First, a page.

Unmet Needs in Treating Insomnia - Episode 5
A brief review of the value of polysomnography, or sleep studies, in diagnosing patients with insomnia.
Michael J. Thorpy, MD:We all agree that history is the most important part of assisting a patient with insomnia. But there are times we need to consider doing sleep studies. Vikas, when might you consider getting a sleep study on a patient who has insomnia?
Vikas Jain, MD, FAASM, FAAFP, CCSH, CPE:I look at a few things. When I’m getting history, 1 is trying to get some sense of, are they having a lot of sleep disruption? Are they complaining of a lot of awakenings that seem to be occurring during the night? Could they be complaining of excessive limb movements? Or “I kick around a lot. I’m a restless sleeper.” That might make me think more about periodic limb movement disease and if they’re a snorer in addition to these awakenings. I might consider looking for sleep-related breathing disorders. I also like to consider doing sleep testing, more in patients who’ve had a long-standing history of insomnia that hasn’t seemed to respond to traditional interventions with our pharmacological interventions. There was a study several years ago in Mayo Clinic proceedings that showed a high prevalence of sleep disorder breathing in many patients who’ve gone for a long period of time with chronic insomnia. Thus, it can be helpful sometimes when you’ve tried several interventions and you say, “What else could there be?” That can be helpful to elicit if there’s an underlying cause for it.
Michael J. Thorpy, MD:How also would you pick up sleep apnea in a patient who may have insomnia? Are there any particular patients where that’s more likely to occur?
Vikas Jain, MD, FAASM, FAAFP, CCSH, CPE:I would say it’s a lot more likely than 1 would think. I’ve found that there tends to be a fairly high prevalence, at least in the patients that I’ve seen with refractory insomnia that have some degree of sleep disorder breathing present that no one has thought to look for because this person is complaining, “I can’t get to sleep” or “I can’t stay asleep.” No one is thinking that to go hunting for sleep-disordered breathing or sleep apnea.
Nathaniel Fletcher Watson, MD: It may be that these patients don’t check all the boxes. They’re not an older, obese male who’s snoring and sleepy. What I’m getting at is this upper-airway resistance syndrome, which might be a female who’s younger and thinner, and nobody is telling them they’re snoring. They have some fatigue and sleep disturbance, so it can be difficult at times. But those might be the type of individuals for whom you’d end up identifying sleep-disordered breathing, in which you thought you were dealing with a primary insomnia problem. Of course, in the context of this discussion, it’s important to note that that insomnia alone is not an indication for polysomnography. Vikas makes great points. When we see other signs that there might be something else going on, then we can move down that pathway. But in the patient who comes in and doesn’t have any real other risk factors or issues, we’re going to be steering away from it.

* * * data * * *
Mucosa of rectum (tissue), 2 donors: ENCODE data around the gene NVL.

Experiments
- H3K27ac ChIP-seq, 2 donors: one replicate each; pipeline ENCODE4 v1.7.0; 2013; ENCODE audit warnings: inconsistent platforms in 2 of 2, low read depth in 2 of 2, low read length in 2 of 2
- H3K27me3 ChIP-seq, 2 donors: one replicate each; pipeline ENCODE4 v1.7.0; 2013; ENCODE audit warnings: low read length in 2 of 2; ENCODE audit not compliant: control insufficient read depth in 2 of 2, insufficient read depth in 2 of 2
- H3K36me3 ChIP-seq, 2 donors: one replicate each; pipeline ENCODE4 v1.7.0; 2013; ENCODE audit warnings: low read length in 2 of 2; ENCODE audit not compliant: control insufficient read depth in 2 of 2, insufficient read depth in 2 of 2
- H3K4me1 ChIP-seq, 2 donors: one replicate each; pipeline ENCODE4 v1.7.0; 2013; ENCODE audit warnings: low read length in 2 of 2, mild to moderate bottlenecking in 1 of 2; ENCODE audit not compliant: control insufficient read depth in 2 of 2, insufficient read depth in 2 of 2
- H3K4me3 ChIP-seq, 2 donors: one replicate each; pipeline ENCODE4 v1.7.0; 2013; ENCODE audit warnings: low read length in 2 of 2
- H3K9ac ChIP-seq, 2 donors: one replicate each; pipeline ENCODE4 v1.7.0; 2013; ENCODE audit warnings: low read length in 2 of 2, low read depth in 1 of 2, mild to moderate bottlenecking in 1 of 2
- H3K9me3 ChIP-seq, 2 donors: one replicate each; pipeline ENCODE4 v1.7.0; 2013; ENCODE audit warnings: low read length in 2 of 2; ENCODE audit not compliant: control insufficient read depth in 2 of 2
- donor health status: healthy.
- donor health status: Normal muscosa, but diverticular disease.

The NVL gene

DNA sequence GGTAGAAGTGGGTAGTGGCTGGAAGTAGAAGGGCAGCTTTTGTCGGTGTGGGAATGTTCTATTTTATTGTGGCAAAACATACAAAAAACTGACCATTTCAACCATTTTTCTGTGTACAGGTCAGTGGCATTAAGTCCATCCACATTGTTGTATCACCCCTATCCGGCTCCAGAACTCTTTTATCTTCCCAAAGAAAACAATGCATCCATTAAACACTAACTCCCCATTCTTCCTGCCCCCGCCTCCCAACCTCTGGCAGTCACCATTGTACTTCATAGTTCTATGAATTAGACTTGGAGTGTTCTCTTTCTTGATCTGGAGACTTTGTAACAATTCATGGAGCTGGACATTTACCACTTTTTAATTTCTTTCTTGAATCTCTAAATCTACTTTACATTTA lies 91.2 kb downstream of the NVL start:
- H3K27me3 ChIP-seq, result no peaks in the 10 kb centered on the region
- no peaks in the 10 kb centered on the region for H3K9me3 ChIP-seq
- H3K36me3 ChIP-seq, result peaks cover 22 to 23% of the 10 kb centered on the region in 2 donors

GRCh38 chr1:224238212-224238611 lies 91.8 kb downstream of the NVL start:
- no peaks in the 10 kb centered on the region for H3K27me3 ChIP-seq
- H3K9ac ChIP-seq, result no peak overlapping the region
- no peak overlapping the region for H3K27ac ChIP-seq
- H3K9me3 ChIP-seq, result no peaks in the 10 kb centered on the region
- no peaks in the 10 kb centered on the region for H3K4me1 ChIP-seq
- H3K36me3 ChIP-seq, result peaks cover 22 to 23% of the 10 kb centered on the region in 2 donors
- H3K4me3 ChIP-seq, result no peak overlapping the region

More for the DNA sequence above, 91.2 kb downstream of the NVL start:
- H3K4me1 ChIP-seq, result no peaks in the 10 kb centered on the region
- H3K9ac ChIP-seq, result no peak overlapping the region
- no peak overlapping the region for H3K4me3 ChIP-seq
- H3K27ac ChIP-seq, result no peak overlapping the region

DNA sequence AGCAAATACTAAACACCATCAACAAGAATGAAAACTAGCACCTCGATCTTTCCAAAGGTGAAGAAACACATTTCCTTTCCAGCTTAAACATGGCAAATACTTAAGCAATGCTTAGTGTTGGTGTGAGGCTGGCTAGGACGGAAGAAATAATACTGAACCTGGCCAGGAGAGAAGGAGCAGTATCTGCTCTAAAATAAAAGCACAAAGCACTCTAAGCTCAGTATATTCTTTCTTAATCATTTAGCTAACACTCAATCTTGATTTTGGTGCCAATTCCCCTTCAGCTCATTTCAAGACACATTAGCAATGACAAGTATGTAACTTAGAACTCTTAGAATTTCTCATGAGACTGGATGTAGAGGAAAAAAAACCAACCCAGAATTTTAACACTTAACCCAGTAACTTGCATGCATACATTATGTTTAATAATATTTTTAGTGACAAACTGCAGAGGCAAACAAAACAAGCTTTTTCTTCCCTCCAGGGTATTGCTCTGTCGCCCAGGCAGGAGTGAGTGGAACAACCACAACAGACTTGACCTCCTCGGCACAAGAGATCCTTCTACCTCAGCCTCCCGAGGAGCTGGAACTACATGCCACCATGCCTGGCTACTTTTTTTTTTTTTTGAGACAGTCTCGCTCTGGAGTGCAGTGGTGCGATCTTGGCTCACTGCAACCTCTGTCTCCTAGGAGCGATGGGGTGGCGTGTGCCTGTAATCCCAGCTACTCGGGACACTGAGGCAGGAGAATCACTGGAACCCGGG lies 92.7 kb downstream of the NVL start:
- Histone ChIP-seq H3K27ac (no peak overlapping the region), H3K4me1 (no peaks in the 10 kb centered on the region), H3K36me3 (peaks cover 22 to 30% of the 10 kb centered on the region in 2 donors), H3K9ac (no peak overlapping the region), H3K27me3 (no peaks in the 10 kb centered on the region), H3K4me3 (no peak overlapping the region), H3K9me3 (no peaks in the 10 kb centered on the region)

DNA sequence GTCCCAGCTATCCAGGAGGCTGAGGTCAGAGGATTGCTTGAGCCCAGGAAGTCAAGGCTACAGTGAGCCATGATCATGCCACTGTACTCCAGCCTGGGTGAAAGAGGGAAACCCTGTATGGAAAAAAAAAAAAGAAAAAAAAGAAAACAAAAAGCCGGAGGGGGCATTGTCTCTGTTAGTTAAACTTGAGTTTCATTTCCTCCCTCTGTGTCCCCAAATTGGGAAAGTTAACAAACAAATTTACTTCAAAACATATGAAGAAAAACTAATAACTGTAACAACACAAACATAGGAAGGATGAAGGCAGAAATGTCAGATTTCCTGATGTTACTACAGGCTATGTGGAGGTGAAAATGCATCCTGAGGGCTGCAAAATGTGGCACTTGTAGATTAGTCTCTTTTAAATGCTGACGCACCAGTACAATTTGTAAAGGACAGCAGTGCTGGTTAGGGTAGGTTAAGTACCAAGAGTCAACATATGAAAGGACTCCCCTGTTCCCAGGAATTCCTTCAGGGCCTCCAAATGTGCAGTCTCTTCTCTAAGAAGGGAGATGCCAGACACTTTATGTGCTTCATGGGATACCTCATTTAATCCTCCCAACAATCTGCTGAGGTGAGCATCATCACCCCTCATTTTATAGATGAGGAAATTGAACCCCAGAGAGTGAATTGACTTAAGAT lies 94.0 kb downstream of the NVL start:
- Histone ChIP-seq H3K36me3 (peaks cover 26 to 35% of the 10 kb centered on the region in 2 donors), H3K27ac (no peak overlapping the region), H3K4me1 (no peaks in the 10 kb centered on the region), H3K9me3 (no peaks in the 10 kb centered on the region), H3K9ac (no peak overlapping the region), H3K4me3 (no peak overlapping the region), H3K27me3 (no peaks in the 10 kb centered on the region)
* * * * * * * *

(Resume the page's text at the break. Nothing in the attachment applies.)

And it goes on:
Karl Doghramji, MD: It’s very important to keep a high index of suspicion for sleep apnea in the context of insomnia, especially in psychiatric disease. We know that the presence of apnea can mean underlying psychiatric disturbances. For example, patients with post-traumatic stress disorder [PTSD] who have sleep apnea have a much worse time with PTSD than patients who do not. Getting rid of their sleep apnea often helps PTSD symptoms. These are patients who often present with a chief complaint of insomnia.
Erinn E. Beagin, MD: Does it help if I ask the patient? Because this is 1 of the screening questionnaires for an internist to get a home sleep study: if they’re falling asleep easily during the day. Does that help with any distinction of if I asked you lie down and take a nap, would that patient with obstructive sleep apnea be the 1 who conks out immediately and maybe a primary or an insomnia patient being more likely to say, “You could give me 20 minutes and I’d still be staring at you.”
Vikas Jain, MD, FAASM, FAAFP, CCSH, CPE: I would say insomniacs who may have sleep disorder breathing generally aren’t scoring very high on their Epworth Sleepiness Scale. That’s a scale of 0 24. How likely are you to fall asleep in different situations? Most people are going to say, “I can never fall asleep because I’m an insomniac.” Sometimes people say, “That person is Epworth 0 or 2 or 4. If they’re not sleepy, why would I look for a sleep-related breathing disorder?” Sometimes that can fool you, so it’s greatly important not to only look at that.
Michael J. Thorpy, MD:Certainly, we need to differentiate those patients who are falling asleep during the day, whose primary complaint is insomnia. I see patients with narcolepsy, and their primary complaint is difficulty sleeping, but when you question them more, you find that they’re sleepy during the day. As you mentioned, for many patients with insomnia, it’s a 24-hour-a-day problem. They can’t sleep at night. They can’t sleep during the day. For those who do sleep during the day, we need to pay special attention to them to see if there’s some other underlying condition.
Transcript edited for clarity.